7 s t r u c t u r e a n d m e m b e r s h i p WEST MIDLANDS (HEREFORDSHIRE, WORCESTERSHIRE, SHROPSHIRE, STAFFORDSHIRE, WARWICKSHIRE AND WEST MIDLANDS) Branch Council Member Charles Shapcott westmids@ihbc.org.uk YORKSHIRE (ALL YORKSHIRE COUNTIES) Branch Council Member Keith Knight yorkshire@ihbc.org.uk Overseas MEMBERS (ALL COUNTRIES) Acting Membership Secretary RicheNda codling membership@ihbc.org.uk SOUTH EAST (EAST SUSSEX, KENT, SURREY AND WEST SUSSEX) Branch Council Member David Kincaid southeast@ihbc.org.uk SOUTH WEST (CORNWALL, DEVON, DORSET, GLOUCESTERSHIRE, SCILLY ISLANDS, SOMERSET AND WILTSHIRE) Branch Council Member Ian Lund ian_lund@bathnes.gov.uk WALES (ALL ADMINISTRATIVE AREAS) Branch Council Member Nathan Blanchard wales@ihbc.org.uk NORTHERN IRELAND (ALL COUNTIES) Branch Council Member Colin Hatrick northernireland@ihbc.org.uk SCOTLAND (ALL ADMINISTRATIVE AREAS AND ISLANDS) Branch Council Member Stuart EYDmann scotland@ihbc.org.uk SOUTH (BERKSHIRE, BUCKINGHAMSHIRE, CHANNEL ISLANDS, HAMPSHIRE, ISLE OF WIGHT AND OXFORDSHIRE) Branch Council Member Julia Foster south@ihbc.org.uk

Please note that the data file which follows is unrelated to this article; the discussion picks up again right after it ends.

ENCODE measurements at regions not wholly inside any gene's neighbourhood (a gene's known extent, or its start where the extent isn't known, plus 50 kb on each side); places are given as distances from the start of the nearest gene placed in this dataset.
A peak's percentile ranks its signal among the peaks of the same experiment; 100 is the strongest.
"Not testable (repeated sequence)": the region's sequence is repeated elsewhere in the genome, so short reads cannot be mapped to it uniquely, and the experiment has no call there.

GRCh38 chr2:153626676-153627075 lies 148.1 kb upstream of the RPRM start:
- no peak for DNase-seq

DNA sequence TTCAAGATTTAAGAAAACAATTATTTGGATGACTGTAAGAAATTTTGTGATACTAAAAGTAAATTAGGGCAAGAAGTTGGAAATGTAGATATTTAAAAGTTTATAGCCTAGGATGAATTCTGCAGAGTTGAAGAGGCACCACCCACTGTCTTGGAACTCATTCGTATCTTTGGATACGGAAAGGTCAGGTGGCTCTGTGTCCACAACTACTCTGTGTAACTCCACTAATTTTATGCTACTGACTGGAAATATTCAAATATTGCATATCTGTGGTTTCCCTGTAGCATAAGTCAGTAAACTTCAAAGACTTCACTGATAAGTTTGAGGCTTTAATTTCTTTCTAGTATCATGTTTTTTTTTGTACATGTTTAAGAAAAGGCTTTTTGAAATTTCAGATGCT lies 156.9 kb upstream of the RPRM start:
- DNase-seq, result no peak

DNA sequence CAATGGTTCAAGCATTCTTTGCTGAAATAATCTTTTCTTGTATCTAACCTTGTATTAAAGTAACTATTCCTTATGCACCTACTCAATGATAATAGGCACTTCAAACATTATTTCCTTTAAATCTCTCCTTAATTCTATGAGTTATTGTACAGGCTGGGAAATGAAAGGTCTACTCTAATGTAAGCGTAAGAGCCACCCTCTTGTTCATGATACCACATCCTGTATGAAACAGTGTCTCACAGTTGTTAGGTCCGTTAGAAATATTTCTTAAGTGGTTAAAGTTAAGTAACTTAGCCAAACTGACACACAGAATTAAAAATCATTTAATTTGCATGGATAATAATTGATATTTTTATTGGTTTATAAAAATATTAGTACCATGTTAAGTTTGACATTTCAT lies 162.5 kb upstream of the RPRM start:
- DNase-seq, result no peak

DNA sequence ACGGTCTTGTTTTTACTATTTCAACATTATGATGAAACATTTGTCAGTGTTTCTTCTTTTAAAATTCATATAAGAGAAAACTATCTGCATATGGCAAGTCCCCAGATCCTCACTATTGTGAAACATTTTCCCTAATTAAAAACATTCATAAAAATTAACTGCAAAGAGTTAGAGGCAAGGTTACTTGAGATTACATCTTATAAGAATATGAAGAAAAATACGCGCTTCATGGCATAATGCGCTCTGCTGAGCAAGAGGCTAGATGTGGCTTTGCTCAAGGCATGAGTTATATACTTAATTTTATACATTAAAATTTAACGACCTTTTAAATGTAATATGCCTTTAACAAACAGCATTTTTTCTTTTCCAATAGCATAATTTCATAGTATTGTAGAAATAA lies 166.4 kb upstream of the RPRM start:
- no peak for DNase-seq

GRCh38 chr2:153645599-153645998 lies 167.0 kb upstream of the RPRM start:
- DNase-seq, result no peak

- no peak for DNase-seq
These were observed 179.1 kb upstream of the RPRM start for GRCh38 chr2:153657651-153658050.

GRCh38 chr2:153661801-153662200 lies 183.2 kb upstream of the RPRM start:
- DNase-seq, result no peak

8 Y e a r b o o k 2 0 1 1 Membership of the IHBC The institute aims to offer membership to all those who care for or about the built and historic environment, and our members are drawn from many disciplines. They include architects, town planners, building surveyors, estate managers, structural engineers, landscape architects, archaeologists, architectural historians, local authority conservation officers, officers from national conservation organisations, academics and private practitioners. Membership of the institute is aimed at being inclusive rather than exclusive, as far as the maintenance of proper professional standards will allow. There are therefore three categories of membership available: Full membership of the institute is open to all whose principal skill, expertise, training and employment is in providing specialist advice for the conservation of the historic environment. Full members are normally expected to demonstrate skills and experience in line with the institute’s four areas of competence (see page 10) although significant skills in one or more areas may be seen to outweigh weaknesses in one of the other areas. Anybody who satisfies these requirements and has at least five years relevant experience would normally be considered eligible for full membership. For those who have gained a qualification from a conservation course which has received initial or full recognition from the institute the necessary period of relevant experience is reduced from five years to two years. Affiliate membership is available for those who have not yet demonstrated to Council the criteria for full membership, but wish eventually to gain full membership. Associate membership is available for those who, although The 2010 Annual School’s London Theatreland tour explores the refurbished Wyndham’s Theatre, Charing Cross Road